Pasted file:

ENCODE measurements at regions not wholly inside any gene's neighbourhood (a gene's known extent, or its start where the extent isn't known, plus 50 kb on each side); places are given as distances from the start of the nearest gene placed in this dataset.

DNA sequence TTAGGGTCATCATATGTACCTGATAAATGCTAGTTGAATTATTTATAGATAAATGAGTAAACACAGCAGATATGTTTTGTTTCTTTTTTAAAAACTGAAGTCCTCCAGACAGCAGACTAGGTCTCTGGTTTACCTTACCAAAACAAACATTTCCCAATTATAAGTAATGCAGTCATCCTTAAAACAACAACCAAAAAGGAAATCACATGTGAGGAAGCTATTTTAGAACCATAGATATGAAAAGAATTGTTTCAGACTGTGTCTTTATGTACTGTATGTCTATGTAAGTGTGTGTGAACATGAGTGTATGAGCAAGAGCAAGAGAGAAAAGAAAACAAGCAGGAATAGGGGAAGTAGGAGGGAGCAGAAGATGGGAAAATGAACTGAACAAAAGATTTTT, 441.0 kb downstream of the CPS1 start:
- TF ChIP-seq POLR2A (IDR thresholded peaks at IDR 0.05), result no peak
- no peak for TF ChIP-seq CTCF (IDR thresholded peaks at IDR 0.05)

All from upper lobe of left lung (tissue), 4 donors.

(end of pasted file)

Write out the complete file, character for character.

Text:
ENCODE measurements at regions not wholly inside any gene's neighbourhood (a gene's known extent, or its start where the extent isn't known, plus 50 kb on each side); places are given as distances from the start of the nearest gene placed in this dataset.

DNA sequence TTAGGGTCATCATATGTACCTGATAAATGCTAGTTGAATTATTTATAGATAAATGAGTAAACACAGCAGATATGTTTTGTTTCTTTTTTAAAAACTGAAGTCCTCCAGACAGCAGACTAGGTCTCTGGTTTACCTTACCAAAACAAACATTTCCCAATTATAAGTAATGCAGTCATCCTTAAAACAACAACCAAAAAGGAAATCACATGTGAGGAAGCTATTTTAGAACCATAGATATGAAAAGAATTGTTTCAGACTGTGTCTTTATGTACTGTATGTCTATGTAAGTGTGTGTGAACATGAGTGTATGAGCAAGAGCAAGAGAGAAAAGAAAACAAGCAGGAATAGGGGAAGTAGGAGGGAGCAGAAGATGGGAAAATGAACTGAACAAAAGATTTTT, 441.0 kb downstream of the CPS1 start:
- TF ChIP-seq POLR2A (IDR thresholded peaks at IDR 0.05), result no peak
- no peak for TF ChIP-seq CTCF (IDR thresholded peaks at IDR 0.05)

All from upper lobe of left lung (tissue), 4 donors.